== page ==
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Joined: Aug 2006
Posts: 25
Nice until you start carrying a load through all of them at once lol!

Luke McCoy The NEC Crazy Boy
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Joined: Apr 2004
Posts: 812
Looks cheesy I'll agree, nice use for those insulation scraps though.

Bundling/derating would make it a bigger PITA than it's worth though.

Ian A.

Is there anyone on board who knows how to fly a plane?
Joined: Sep 2002
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Joined: Mar 2008
Posts: 27
Just what is a code Nazi?
I don't like it geuss that makes me one.

Sometimes not getting what you want can be an incredible stroke of luck.
Joined: Jan 2005
Posts: 5,422
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Cat Servant
I suppose one might start the definition of 'code nazi' with: Someone obsessed with his authority, who is unable to distinguish between his oersonal preferences and actual code requirements.'

Let me illustrate the point with an actual example: A maintenance guy with some extra time on his hands took to painting the cabinets, including the "Flamables" cabinet, in the workshop. For his pleasure, he painted them blue with white doors. Another person objected, saying it was required that the 'Flamables" cabinet be painted yellow. Here's a summary of the discussions that followed:

MG: "Really? What code says that?"

CN: "Well, how come you only see yellow ones then?"

MG: "Here's a catalog. I see them in yellow, red, white, green and even black."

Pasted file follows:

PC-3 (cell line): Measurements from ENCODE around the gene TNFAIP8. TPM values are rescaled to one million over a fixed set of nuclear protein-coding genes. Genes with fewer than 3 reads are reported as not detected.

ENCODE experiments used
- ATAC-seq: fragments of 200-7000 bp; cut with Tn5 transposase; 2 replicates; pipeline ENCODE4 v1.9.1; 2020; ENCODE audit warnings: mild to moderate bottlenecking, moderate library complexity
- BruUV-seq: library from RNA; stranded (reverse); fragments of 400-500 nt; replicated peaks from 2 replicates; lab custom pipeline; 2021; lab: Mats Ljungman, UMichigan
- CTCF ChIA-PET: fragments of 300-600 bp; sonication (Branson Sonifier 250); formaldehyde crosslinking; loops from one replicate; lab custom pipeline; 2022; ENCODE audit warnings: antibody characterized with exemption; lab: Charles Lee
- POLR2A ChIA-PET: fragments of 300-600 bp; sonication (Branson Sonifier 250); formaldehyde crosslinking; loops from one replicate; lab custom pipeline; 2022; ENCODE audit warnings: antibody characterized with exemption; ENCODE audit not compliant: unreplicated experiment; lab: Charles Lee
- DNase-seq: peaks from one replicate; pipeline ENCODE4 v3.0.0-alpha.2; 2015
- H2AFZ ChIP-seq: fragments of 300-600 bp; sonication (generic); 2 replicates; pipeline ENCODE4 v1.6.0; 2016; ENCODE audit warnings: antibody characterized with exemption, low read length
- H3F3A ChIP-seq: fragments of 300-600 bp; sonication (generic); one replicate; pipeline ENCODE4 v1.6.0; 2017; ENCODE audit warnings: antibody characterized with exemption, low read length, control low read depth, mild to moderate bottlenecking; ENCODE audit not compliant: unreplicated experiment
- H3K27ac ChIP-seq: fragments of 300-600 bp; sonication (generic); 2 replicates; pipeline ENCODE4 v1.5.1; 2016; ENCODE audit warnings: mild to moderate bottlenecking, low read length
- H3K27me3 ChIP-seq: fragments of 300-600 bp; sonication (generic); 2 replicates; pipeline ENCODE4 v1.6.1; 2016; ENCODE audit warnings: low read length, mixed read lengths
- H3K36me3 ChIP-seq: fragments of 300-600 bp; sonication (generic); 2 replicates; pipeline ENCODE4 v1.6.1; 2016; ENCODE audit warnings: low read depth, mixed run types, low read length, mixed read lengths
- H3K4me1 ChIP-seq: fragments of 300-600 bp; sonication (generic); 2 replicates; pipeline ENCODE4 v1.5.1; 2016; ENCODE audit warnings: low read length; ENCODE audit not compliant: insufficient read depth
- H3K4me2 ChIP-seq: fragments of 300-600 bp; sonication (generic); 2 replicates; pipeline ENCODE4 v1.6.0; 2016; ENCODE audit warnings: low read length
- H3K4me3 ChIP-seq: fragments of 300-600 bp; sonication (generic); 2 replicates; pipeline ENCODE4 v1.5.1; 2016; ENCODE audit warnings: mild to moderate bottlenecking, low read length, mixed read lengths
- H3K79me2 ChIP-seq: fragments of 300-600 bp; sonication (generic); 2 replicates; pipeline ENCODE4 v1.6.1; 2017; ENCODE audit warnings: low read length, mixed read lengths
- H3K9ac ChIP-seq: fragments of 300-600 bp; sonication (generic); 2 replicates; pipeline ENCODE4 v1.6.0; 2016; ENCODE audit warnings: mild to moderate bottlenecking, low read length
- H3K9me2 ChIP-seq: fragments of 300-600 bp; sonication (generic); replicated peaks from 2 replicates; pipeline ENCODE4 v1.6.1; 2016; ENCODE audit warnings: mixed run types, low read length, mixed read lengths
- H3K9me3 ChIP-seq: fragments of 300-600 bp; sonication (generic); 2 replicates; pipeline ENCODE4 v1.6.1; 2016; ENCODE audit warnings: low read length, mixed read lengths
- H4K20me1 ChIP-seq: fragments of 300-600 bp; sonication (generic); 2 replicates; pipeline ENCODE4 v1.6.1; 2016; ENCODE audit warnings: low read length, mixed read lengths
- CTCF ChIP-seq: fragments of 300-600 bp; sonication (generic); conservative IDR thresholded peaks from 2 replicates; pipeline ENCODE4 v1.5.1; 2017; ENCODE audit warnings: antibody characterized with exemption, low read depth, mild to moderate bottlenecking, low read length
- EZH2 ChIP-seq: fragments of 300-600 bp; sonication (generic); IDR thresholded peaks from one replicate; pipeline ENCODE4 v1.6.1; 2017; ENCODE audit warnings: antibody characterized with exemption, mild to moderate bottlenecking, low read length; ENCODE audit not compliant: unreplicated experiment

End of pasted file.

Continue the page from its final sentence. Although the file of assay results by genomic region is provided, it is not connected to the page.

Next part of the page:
CN: "well, code says it."

MG: "Here's an ANSI standard for these cabinets, It says nothing about the color of the cabinet, just that it has to be marked."

CN: "Well, it the local code."

MG: "Here's the local code. From what I see, the HAVE to be blue, because there's propane stored in them."

CN: "Well, it still isn't right, there must be another code."

MG: "Good. You find it and I'll follow it. I've done more than my share already."

And the issue continued to fester, with the work subject to all manner of critique. One bearing had too much grease, while another didn't have enough; one drive was too tight, while another wasn't tight enough. Etc. I think that explains what is a 'code nazi.'

In the examples shown here, it's not the installers' fault the NEC is vague on this point, only saying the cables will be 'supported.' Perhaps the code panel left it vague on purpose, only wanting the stuff not to 'flop around too much.' There's certainly no requirement that any sort of listing or approval be necessary for the support means.

Joined: Jul 2007
Posts: 1,335
I have nor read through all the post so I apologize before hand if I repeat other people's comments.

From the inspector POV, bundling/derating would be an issue. The workmanship would be another giving the intent of supporting cable. In the event of a short, an unsupported cable will whip that will put strain on the connections at the end.

As a contractor, I would be mad as hell for the waste of time to install the wire if it was scrap, motifided if they used good wire. Pissed off for the lack of planning for not having the correct material on site.